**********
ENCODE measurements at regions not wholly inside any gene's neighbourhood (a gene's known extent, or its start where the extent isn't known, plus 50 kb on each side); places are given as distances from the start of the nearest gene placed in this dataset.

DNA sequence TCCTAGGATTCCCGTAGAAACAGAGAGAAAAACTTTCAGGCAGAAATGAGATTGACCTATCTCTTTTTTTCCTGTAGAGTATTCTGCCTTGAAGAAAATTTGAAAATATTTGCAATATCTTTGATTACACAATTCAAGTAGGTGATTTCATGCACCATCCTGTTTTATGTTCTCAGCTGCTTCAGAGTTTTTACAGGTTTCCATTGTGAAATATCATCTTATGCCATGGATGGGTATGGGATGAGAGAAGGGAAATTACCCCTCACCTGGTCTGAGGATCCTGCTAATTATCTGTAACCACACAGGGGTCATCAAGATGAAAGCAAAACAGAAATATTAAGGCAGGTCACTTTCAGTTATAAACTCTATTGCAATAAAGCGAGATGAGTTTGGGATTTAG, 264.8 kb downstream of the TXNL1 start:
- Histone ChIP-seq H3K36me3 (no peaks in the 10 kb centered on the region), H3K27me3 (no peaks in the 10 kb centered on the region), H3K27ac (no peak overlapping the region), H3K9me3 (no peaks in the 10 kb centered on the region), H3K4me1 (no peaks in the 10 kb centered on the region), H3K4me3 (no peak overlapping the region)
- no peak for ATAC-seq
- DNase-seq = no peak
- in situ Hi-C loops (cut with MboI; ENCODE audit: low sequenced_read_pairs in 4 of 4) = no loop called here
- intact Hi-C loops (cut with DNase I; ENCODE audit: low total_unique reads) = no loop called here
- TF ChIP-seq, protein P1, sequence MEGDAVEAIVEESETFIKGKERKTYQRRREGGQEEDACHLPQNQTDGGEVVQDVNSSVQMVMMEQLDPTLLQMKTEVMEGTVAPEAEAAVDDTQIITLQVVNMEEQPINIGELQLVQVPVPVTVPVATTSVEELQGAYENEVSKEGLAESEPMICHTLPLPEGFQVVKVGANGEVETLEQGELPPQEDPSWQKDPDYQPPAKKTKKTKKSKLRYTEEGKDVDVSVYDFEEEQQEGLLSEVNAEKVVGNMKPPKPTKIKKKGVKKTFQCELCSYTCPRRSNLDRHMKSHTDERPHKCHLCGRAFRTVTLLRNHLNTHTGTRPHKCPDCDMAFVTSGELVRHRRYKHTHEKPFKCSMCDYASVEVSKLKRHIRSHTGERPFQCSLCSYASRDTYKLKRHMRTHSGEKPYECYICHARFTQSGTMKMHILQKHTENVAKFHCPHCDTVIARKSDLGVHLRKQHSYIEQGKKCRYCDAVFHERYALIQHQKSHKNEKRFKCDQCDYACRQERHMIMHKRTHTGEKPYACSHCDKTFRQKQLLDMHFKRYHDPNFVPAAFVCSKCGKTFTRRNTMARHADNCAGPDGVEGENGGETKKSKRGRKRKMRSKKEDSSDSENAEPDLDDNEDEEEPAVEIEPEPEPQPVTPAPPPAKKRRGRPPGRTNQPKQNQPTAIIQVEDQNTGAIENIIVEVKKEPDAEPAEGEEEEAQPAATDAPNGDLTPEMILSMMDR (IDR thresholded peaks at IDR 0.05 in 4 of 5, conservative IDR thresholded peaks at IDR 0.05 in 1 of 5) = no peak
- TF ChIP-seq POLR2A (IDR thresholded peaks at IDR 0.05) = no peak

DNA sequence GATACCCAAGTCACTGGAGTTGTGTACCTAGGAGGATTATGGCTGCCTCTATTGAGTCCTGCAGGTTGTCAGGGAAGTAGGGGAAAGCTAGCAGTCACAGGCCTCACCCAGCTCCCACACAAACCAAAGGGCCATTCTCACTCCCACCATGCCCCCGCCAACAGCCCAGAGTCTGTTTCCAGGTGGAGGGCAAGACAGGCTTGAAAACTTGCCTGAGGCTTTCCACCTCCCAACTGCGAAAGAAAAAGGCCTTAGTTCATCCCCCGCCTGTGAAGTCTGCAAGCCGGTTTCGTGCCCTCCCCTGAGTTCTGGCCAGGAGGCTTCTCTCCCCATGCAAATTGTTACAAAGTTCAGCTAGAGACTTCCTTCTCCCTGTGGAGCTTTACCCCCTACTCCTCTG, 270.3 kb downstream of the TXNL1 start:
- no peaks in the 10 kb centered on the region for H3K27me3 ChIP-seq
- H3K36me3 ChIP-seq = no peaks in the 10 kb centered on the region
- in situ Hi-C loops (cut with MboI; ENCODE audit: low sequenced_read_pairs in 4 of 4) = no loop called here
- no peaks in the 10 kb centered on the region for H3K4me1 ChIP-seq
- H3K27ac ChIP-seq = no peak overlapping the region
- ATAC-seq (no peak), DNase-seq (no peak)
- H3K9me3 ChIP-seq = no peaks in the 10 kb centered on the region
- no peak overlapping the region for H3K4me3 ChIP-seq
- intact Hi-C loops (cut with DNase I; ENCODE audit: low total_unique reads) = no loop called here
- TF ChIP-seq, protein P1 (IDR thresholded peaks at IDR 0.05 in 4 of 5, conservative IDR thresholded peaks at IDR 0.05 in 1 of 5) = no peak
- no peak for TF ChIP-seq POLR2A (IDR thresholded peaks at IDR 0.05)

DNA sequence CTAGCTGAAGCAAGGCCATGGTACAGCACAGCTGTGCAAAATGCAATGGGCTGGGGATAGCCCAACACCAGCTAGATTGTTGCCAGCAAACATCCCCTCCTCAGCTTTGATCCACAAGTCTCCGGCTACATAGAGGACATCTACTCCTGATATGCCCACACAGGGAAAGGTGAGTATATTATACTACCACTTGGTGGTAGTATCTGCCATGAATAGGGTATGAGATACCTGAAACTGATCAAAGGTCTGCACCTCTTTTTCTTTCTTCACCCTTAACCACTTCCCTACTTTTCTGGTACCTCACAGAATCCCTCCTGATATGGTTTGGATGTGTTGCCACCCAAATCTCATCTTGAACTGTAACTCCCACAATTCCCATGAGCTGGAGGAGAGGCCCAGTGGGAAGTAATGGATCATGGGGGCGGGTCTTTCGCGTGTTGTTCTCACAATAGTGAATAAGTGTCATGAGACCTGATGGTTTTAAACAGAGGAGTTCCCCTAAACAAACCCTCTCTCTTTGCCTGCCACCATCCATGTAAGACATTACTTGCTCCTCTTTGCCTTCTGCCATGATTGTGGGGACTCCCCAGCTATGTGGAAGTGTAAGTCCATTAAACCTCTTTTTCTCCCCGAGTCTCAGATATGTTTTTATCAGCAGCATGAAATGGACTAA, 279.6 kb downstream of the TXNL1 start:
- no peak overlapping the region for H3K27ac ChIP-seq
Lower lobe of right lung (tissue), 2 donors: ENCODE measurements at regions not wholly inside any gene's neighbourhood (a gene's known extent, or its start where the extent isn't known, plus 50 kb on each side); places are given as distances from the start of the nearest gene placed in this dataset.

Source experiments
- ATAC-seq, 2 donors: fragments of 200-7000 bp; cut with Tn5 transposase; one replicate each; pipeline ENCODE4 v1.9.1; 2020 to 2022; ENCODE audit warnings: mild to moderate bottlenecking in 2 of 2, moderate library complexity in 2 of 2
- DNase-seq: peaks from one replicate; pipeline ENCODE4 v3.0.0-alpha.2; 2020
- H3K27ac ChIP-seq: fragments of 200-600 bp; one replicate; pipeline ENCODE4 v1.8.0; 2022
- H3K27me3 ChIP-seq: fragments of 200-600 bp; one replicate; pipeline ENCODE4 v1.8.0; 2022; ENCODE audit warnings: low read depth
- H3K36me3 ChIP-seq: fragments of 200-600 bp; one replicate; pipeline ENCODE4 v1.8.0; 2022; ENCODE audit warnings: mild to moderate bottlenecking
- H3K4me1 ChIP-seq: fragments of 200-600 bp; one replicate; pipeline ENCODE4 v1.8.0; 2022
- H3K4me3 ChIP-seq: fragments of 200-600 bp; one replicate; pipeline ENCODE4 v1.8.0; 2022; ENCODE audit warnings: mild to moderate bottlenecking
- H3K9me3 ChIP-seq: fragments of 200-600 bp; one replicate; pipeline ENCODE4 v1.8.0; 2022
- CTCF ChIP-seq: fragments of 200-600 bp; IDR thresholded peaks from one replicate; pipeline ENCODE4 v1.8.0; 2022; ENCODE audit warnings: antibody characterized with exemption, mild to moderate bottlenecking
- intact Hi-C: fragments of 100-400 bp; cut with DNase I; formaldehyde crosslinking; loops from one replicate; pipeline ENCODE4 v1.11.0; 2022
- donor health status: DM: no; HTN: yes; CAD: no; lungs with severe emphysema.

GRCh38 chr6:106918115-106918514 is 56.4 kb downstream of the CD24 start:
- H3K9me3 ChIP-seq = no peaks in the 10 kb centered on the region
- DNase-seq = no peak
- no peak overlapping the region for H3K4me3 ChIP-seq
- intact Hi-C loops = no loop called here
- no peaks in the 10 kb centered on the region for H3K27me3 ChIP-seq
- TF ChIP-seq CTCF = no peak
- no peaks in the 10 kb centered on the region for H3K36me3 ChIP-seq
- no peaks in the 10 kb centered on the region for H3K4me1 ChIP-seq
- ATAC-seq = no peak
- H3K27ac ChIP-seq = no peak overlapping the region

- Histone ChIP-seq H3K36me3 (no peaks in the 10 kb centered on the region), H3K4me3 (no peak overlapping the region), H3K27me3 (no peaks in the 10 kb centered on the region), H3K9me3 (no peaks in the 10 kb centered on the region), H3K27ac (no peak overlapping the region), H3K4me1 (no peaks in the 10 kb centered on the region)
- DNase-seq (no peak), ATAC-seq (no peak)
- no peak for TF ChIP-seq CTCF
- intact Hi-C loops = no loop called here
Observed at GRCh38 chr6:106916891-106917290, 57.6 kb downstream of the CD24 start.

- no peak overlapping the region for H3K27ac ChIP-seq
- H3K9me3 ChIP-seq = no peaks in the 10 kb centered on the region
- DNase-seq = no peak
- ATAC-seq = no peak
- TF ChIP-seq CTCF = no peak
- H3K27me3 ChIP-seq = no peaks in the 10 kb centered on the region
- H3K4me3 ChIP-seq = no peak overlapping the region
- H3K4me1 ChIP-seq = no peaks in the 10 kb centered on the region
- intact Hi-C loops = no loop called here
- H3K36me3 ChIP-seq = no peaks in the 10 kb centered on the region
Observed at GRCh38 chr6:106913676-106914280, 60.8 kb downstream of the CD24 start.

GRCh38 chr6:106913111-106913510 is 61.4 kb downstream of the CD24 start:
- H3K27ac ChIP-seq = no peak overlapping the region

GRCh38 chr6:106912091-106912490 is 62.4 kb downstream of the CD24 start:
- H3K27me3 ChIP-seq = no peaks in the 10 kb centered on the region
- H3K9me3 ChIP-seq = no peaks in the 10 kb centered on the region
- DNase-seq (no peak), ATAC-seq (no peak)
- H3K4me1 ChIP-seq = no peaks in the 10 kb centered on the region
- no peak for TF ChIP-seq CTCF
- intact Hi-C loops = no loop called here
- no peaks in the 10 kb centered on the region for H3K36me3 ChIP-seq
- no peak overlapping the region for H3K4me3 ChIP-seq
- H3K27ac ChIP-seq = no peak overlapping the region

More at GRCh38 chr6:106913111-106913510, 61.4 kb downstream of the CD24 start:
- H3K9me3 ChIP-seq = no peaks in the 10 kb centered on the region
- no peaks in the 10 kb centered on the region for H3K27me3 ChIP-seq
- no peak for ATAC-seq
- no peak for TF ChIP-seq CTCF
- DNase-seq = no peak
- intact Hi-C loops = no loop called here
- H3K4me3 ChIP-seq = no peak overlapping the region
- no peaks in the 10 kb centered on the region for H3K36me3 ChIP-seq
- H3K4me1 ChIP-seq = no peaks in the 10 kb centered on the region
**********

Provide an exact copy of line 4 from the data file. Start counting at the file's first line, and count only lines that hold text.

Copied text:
- no peak for ATAC-seq